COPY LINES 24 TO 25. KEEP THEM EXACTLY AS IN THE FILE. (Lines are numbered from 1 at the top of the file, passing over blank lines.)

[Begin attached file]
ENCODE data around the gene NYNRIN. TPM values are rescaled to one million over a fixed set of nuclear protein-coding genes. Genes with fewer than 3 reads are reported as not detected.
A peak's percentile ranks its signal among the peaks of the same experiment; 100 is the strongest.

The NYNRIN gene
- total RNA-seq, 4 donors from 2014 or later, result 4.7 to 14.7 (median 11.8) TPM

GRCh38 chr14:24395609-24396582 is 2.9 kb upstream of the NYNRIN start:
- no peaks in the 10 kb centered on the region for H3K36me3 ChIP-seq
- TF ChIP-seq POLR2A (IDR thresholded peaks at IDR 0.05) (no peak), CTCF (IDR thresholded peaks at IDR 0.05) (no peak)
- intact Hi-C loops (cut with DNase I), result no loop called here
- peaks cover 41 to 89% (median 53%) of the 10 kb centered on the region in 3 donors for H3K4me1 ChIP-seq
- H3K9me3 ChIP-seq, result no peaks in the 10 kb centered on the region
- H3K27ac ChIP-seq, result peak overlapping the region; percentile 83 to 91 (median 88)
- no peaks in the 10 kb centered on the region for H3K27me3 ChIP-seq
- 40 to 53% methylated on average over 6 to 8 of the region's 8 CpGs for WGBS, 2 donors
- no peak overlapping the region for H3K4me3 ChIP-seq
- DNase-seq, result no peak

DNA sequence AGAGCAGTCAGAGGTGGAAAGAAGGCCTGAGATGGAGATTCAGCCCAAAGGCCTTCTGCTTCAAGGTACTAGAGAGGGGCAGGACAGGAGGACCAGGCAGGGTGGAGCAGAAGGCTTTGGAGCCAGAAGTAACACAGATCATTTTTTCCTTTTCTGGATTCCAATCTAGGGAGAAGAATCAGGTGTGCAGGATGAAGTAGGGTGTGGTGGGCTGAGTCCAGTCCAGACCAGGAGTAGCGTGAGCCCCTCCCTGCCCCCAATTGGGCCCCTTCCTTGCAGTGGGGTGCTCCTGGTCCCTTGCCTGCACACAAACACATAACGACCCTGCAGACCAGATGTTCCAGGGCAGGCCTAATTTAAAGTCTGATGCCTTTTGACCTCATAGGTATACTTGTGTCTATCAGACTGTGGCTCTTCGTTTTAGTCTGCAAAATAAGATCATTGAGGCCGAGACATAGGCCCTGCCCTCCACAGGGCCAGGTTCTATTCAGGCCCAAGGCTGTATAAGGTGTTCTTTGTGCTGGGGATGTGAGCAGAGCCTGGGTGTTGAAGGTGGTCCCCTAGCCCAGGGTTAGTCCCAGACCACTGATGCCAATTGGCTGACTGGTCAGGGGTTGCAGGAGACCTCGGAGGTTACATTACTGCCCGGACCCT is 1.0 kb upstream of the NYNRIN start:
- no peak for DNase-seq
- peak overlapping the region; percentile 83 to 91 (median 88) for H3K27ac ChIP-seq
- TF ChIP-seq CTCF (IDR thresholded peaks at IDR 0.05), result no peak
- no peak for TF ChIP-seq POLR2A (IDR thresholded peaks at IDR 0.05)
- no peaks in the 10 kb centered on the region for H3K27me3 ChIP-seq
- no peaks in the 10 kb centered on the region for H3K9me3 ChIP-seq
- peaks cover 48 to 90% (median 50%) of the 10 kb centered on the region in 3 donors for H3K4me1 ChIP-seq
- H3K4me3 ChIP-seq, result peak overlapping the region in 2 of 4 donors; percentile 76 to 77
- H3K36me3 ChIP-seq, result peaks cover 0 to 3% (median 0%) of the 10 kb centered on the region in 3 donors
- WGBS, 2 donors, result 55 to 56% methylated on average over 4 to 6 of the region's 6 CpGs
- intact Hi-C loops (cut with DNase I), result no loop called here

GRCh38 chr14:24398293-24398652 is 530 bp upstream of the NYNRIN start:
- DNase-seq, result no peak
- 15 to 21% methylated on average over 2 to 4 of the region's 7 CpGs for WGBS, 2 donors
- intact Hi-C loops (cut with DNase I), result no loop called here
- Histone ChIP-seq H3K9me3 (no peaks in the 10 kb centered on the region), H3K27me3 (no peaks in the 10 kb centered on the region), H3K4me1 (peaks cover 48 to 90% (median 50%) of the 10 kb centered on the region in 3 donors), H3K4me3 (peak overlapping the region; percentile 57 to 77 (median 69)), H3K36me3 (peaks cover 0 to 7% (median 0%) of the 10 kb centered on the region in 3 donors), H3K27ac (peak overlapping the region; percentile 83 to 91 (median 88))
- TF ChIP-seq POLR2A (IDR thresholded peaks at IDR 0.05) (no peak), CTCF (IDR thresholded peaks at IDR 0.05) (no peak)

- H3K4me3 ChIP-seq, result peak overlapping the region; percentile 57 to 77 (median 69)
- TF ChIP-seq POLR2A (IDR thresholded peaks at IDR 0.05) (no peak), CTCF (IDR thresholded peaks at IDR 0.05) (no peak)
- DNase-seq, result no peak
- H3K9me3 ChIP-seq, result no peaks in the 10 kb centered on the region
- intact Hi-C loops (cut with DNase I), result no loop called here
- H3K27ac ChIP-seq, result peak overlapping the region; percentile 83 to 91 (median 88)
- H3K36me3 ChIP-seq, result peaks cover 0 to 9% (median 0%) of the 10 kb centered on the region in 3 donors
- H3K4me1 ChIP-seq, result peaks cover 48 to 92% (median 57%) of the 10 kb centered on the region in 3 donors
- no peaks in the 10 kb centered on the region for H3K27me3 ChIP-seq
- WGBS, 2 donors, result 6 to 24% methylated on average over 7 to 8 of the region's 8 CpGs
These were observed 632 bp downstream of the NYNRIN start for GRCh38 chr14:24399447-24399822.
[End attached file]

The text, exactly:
- H3K4me3 ChIP-seq, result peak overlapping the region in 2 of 4 donors; percentile 76 to 77
- H3K36me3 ChIP-seq, result peaks cover 0 to 3% (median 0%) of the 10 kb centered on the region in 3 donors